The Joe Biden government revealed yesterday, December 6, some measures to combat money laundering through its real estate sector.
The Treasury Department’s Financial Crime Enforcement Network (FinCEN), a US anti-money laundering agency, published a proposed rulemaking that will be subject to public discussion.
In it, it proposes to implement mechanisms to better identify the buyers of real estate, the selling agents as well as the final beneficiaries, that is, the true owners of the assets.
It could also tighten reporting requirements to authorities, especially for cash transactions.
“The United States (EU) real estate market continues to be used as a vehicle for money laundering and can involve companies and professionals who facilitate real estate acquisitions and participate (even without knowing it) in the money laundering process”, detailed the organism.
FinCEN stated that, in August 2021, the civil organization Global Financial Integrity found that people and companies had laundered approximately 2.3 billion dollars through real estate in the United States during the five years prior to the publication of its study.
Among the cases it reviewed, more than 50% involved politically exposed persons and the study highlighted that “the use of anonymous shell companies and complex corporate structures continues to be the number one money laundering typology involving real estate.”
The problem in numbers
In 2020, 6.46 million home sale transactions were carried out. For this year 6.6 million operations are projected with an average sale price of $ 350,000.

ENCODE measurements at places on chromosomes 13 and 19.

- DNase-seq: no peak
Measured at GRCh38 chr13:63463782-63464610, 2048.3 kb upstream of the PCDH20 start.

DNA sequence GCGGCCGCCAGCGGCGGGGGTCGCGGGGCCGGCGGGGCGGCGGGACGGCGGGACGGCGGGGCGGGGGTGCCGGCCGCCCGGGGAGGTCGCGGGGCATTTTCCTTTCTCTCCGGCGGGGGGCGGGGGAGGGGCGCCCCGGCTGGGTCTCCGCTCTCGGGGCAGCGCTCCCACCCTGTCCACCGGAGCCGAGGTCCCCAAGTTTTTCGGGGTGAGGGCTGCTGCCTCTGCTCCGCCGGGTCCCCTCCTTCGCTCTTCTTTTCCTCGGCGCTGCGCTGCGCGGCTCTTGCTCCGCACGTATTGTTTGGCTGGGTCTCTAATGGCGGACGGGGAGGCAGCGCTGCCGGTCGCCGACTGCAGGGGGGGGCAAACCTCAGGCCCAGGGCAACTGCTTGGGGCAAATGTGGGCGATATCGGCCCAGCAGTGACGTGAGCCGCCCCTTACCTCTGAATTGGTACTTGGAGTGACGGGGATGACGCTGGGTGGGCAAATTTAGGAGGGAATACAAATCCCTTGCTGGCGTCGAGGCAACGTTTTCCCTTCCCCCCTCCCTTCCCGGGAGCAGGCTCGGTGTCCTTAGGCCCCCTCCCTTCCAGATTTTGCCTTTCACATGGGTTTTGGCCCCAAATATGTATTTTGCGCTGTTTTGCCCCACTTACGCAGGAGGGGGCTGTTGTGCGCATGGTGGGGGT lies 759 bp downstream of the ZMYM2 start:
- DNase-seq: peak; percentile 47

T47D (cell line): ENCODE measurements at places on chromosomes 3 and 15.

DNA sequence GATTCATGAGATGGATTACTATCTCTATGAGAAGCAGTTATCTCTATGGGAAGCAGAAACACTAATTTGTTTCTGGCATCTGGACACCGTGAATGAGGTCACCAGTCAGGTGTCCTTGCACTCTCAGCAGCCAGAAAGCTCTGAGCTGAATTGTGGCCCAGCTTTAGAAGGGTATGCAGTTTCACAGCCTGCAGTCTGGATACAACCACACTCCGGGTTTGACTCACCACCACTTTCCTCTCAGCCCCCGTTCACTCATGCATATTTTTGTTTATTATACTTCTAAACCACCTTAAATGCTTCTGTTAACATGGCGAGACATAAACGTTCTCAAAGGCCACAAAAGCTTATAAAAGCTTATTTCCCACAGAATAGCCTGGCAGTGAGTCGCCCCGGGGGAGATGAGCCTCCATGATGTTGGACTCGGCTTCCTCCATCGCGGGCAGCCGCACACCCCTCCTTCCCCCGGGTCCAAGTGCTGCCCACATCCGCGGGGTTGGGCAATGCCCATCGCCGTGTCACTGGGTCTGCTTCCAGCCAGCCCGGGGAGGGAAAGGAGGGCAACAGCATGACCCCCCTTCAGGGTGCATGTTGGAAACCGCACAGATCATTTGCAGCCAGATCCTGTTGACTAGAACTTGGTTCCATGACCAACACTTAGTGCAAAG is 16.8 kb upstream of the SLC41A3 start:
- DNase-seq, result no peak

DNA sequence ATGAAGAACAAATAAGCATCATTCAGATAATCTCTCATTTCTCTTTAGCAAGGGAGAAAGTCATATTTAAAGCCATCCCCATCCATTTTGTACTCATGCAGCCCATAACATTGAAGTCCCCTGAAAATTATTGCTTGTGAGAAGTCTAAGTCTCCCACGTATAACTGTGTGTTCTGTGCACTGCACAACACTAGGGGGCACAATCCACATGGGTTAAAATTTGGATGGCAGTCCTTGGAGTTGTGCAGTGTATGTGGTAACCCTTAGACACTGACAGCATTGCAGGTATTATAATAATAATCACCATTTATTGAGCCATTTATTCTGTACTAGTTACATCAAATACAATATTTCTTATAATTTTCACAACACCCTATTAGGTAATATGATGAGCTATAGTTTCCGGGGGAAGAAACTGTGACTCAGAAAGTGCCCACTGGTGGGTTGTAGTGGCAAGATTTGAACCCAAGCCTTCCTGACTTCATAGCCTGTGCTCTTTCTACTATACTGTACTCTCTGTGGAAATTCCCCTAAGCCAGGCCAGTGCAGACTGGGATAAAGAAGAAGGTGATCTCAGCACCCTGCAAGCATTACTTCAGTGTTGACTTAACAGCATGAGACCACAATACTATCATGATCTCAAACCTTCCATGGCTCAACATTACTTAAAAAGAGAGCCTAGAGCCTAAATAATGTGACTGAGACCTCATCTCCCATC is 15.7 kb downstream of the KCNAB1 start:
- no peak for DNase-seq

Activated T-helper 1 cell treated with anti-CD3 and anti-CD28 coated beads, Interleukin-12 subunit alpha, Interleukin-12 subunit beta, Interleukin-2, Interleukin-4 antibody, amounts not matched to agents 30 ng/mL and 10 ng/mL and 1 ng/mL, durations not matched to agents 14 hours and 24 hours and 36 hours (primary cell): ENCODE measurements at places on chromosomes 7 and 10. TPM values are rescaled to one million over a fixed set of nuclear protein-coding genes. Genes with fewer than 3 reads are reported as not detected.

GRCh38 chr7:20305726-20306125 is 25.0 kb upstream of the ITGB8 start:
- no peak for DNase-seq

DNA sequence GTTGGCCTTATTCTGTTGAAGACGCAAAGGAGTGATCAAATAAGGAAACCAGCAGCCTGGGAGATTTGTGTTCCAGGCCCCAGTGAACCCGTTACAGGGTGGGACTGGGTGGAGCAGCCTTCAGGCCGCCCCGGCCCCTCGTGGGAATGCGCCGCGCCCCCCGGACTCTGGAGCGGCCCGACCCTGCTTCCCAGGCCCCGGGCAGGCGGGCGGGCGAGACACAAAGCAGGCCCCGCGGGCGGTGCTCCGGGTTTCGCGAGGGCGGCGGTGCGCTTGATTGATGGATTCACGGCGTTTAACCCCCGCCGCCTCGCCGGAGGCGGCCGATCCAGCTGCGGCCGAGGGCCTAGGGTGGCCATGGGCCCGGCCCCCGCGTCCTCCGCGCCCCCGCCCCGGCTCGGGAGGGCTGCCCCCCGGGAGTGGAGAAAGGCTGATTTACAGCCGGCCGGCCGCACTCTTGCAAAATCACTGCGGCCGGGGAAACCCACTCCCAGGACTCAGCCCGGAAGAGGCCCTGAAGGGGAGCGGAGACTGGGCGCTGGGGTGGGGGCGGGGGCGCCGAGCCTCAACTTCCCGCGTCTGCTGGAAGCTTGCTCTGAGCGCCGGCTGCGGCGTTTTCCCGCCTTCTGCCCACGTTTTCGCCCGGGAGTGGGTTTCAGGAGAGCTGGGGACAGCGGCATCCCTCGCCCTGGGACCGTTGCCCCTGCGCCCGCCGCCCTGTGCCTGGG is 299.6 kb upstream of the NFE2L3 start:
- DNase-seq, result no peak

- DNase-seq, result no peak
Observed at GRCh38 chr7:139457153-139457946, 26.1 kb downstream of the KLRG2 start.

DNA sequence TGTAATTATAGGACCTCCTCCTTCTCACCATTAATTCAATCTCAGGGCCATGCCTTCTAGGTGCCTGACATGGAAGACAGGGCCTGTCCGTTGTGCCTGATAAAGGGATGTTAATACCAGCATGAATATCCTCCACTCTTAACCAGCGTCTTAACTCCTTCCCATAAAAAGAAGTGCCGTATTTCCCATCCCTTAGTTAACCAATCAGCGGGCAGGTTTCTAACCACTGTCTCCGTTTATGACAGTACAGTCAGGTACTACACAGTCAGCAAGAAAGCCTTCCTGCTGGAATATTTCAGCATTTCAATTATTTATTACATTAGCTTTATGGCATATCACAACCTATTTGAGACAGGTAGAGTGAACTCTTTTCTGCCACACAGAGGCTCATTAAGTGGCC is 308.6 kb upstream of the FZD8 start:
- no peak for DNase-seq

The total value of US residential real estate sales is expected to exceed $ 2.3 trillion by 2021.
According to figures released by the National Association of Realtors, in both 2020 and 2021, approximately 19% of existing residential home sales were unfunded transactions.
Based on that data, FinCEN estimates that the annual percentage of cash residential home purchases is approximately 18.5 percent.
“As part of a government-wide effort, the United States Department of the Treasury is taking a series of actions to combat corruption and prevent it from undermining trust in democratic institutions,” the agency said.
“The Treasury is uniquely equipped with tools to root out corruption at home and abroad by targeting vulnerabilities in financial systems that allow malicious actors to profit from corruption and other criminal activities,” he added.
Corruption hits GDP
President Joe Biden has also emphasized anti-corruption efforts. During his administration, he has said that corruption breaks public trust, deepens economic and political inequality, and degrades the business environment.
The White House has disclosed that acts of corruption cost between 2 and 5% of the world’s Gross Domestic Product, although it did not provide further details.
In June, Joe Biden issued regulations to improve collaboration between government agencies on issues such as illicit finance.
The United States also joined the agreement for the application of a global tax on multinational companies – promoted by the OECD – which seeks that large corporations pay a minimum tax rate of 15%, which seeks to combat tax evasion and eradicate tax havens.